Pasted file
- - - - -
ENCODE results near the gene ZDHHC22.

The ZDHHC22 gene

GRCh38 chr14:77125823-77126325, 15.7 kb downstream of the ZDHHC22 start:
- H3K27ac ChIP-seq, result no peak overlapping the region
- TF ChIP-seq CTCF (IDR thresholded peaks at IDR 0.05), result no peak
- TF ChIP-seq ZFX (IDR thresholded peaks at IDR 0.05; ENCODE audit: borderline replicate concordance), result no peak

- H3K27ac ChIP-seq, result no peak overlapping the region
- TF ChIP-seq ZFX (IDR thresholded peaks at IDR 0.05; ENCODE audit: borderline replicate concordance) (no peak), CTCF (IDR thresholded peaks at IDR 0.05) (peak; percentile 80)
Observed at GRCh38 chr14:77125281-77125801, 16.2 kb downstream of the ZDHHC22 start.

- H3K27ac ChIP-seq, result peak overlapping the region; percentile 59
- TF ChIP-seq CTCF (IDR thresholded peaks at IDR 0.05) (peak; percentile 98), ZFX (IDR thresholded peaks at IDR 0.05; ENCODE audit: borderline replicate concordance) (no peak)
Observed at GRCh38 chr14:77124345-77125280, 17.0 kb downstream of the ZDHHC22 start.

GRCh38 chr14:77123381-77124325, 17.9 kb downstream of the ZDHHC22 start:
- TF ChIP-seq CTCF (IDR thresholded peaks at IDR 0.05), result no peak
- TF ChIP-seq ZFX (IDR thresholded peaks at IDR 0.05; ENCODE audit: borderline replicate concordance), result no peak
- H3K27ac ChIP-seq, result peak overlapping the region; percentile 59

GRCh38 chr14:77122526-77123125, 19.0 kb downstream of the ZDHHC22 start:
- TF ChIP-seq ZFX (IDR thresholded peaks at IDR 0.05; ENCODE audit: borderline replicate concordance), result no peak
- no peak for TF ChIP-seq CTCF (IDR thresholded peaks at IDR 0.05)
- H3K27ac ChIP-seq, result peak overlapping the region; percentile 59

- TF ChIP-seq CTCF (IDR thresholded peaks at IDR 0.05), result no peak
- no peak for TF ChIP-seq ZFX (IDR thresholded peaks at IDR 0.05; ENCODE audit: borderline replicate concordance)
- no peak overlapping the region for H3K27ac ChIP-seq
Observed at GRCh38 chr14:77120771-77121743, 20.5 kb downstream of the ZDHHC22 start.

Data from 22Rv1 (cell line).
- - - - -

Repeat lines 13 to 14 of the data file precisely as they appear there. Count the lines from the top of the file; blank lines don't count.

GRCh38 chr14:77123381-77124325, 17.9 kb downstream of the ZDHHC22 start:
- TF ChIP-seq CTCF (IDR thresholded peaks at IDR 0.05), result no peak